October 30, 1997
SAMUEL LASCIO AND FAY LASCIO, APPELLANT VS BELCHER ROOFING CORP., AND HOLY REDEEMER HOSPITAL, INC., HOLY REDEEMER HOSPITAL, HOLY REDEEMER HOSPITAL AND MEDICAL CENTER, MEDIFAC ARCHITECTS, INC. AND BARCLAY-WHITE, INC., AND MCKEON, INC., AND GLASS & METAL ERECTORS INC.
Appeal from the Order dated January 27, 1997 docketed January 28, 1997 in the Court of Common Pleas of Philadelphia County, Civil No. 4503 August Term 1991. Before GOODHEART, J.
Before: Cirillo, P.j.e., Cercone, P.j.e., and Montemuro, J.* Opinion BY Cirillo, P.j.e.
The opinion of the court was delivered by: Cirillo
OPINION BY CIRILLO, P.J.E.:
Filed October 30, 1997
Samuel and Fay Lascio (the Lascios) appeal from an order granting Appellee Barclay-White, Inc.'s (Barclay-White) motion for judgment notwithstanding the verdict (j.n.o.v.) on the basis that it was a statutory employer. We reverse and remand for a new trial limited to the issue of whether Samuel Lascio was an employee or independent contractor of Barclay-White.
Appellee, Barclay-White, a general contractor, was awarded a construction contract to make certain improvements to Holy Redeemer Hospital. On May 27, 1988 Barclay-White entered into a contract with McKeon (the subcontractor) to do certain aluminum and glass work. McKeon, in turn, subcontracted the labor portion of that contract to its wholly-owned subsidiary Glass and Metal Erectors, Inc. (the sub-subcontractor). Samuel Lascio, an employee of Glass and Metal Erectors, was injured when he fell from the roof of Holy Redeemer Hospital. Lascio fell as he was attempting to cross a raised center section of the roof while holding onto a windowsill.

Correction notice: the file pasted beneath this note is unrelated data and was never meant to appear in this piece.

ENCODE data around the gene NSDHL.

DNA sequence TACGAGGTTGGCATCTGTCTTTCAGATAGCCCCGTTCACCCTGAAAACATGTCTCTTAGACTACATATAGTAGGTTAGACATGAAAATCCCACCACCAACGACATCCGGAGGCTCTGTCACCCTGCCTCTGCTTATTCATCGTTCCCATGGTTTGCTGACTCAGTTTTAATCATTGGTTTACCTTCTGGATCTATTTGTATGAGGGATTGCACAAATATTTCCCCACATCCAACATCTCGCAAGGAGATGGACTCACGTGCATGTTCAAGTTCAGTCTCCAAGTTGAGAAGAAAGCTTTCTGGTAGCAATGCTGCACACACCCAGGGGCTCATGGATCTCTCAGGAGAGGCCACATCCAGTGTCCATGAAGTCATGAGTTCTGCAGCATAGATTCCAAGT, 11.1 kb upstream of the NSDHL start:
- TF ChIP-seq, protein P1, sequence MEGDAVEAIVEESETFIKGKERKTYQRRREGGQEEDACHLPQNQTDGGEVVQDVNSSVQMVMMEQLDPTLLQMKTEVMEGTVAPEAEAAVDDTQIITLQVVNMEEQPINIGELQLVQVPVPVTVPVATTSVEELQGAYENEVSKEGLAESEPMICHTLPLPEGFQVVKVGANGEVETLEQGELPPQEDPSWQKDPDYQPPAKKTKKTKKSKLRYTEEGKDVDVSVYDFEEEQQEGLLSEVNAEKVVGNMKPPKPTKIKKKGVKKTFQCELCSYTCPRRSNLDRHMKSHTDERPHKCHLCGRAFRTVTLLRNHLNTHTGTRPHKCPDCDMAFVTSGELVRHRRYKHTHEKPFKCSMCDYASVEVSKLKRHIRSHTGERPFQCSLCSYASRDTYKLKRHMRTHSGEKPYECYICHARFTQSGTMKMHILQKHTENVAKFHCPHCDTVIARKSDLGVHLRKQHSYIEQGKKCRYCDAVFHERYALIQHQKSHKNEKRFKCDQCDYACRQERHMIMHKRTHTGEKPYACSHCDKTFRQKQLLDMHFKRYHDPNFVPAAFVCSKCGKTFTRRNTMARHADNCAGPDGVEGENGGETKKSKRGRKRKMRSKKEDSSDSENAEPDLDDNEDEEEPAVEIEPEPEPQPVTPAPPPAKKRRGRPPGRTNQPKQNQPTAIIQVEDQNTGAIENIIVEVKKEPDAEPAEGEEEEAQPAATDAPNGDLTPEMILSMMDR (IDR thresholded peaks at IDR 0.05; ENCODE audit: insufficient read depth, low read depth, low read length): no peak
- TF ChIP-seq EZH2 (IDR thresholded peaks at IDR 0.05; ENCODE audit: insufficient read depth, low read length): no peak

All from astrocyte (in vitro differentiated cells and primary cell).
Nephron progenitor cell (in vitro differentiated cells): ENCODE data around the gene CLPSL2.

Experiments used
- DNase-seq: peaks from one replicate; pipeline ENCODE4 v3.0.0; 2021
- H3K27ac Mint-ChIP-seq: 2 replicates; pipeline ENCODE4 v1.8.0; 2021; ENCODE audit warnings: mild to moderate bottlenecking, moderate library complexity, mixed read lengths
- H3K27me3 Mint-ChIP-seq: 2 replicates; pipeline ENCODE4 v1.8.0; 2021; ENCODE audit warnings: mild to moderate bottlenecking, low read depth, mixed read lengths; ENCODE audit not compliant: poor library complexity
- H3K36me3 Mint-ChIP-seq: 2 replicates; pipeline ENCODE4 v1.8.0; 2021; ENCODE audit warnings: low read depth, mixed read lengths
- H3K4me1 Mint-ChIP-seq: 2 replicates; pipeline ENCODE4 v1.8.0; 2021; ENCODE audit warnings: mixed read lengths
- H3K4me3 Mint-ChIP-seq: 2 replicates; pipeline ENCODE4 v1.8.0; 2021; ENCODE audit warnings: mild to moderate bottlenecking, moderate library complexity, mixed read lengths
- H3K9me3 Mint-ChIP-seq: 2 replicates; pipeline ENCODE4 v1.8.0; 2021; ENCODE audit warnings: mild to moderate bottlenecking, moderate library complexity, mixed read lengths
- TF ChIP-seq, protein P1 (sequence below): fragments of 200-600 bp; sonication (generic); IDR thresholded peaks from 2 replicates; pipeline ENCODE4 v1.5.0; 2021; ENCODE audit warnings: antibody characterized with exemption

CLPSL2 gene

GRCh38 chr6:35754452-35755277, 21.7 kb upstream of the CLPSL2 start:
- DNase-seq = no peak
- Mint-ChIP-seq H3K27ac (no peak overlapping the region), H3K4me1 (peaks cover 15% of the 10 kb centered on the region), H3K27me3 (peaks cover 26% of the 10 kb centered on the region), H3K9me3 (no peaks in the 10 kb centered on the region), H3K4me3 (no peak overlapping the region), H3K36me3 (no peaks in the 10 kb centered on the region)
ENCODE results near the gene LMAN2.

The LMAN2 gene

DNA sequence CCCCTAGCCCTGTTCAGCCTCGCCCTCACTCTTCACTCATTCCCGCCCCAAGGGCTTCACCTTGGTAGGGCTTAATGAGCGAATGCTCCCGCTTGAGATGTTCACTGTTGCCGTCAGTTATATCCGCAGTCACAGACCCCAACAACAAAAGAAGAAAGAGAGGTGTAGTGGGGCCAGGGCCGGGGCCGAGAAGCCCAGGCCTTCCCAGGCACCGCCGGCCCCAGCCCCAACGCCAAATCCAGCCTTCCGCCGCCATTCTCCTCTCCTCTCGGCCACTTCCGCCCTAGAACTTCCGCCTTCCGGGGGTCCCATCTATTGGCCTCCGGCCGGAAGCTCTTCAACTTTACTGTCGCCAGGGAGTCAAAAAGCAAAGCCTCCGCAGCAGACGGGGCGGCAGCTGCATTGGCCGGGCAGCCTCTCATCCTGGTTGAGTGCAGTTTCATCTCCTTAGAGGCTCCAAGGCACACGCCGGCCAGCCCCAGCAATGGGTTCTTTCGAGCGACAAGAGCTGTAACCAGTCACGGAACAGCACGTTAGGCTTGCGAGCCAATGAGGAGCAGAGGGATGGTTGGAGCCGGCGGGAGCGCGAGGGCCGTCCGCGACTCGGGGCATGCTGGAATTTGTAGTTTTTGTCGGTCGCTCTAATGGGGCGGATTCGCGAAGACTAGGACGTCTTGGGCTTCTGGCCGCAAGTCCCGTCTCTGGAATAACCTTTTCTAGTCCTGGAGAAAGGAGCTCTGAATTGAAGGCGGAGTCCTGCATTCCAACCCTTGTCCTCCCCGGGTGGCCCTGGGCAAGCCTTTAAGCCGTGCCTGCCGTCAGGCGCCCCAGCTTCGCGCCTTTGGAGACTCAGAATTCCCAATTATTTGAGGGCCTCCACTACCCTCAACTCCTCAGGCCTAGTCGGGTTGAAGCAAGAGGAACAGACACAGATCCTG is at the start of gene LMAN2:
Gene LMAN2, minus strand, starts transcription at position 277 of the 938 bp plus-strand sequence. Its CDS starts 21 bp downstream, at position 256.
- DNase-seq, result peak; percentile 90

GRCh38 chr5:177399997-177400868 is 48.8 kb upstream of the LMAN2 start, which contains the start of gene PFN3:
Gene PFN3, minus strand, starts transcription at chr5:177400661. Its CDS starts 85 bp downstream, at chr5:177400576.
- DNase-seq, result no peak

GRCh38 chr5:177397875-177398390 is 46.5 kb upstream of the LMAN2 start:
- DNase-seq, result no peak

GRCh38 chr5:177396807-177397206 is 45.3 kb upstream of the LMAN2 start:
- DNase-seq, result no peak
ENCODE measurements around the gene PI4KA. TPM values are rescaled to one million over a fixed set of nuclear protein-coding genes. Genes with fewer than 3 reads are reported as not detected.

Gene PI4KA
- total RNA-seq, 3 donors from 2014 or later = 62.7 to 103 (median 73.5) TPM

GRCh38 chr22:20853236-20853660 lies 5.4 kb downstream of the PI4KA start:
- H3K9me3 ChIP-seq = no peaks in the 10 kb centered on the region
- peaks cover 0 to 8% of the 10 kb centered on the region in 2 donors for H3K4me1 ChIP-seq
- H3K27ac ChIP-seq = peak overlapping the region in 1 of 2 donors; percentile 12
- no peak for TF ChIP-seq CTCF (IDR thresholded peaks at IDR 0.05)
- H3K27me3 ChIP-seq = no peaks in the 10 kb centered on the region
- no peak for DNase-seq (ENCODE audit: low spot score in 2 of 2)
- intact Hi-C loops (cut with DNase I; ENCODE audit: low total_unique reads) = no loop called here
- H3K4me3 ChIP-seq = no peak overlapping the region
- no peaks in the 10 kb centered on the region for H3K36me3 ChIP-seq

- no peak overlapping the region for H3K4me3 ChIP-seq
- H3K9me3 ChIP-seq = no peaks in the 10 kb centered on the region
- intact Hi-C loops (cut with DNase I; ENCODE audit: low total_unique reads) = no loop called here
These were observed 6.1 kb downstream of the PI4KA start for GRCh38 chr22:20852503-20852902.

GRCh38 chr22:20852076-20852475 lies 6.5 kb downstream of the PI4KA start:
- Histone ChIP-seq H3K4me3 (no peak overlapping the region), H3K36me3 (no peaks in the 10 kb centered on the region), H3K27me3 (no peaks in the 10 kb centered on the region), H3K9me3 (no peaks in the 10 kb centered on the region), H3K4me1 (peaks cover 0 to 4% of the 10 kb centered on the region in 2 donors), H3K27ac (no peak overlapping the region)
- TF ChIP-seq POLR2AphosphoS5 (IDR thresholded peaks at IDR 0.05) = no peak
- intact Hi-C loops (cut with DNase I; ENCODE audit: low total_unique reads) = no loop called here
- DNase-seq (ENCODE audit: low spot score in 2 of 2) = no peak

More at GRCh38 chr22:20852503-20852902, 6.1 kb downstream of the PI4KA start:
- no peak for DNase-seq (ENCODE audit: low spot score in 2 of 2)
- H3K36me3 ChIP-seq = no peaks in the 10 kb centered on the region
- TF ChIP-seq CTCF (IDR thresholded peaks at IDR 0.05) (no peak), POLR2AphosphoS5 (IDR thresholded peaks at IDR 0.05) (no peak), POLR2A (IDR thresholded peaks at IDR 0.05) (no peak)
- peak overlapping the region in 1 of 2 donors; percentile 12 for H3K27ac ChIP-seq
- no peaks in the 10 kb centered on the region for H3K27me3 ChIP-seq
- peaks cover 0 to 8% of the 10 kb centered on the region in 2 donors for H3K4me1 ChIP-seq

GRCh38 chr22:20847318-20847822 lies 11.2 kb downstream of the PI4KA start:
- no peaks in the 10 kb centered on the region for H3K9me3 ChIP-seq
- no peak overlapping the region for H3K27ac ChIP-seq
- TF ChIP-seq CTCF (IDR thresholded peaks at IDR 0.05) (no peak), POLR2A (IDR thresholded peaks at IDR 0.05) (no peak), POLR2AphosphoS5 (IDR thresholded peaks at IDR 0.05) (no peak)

The Lascios filed negligence claims against Barclay-White and Glass and Metal Erectors. Glass and Metal Erectors was dismissed from the case because it was immune from tort liability as a statutory employer. See 77 P.S. § 52. Barclay-White also moved for dismissal based on the statutory employer defense, but the trial court reserved consideration of the motion until after the jury verdict. The jury found Barclay-White negligent and returned verdicts totaling $1,350,400.00 ($1,800,000.00 for Samuel Lascio and $300,000.00 for Fay Lascio, less 36% comparative negligence). After the jury verdict and further consideration of Barclay-White's motion, the trial court granted j.n.o.v. for Barclay-White on the statutory employer defense. It is from this order that the Lascios appeal. The Lascios raise three issues for our consideration.
1) Is Barclay-White a statutory employer of Samuel Lascio, an employee of a sub-subcontractor?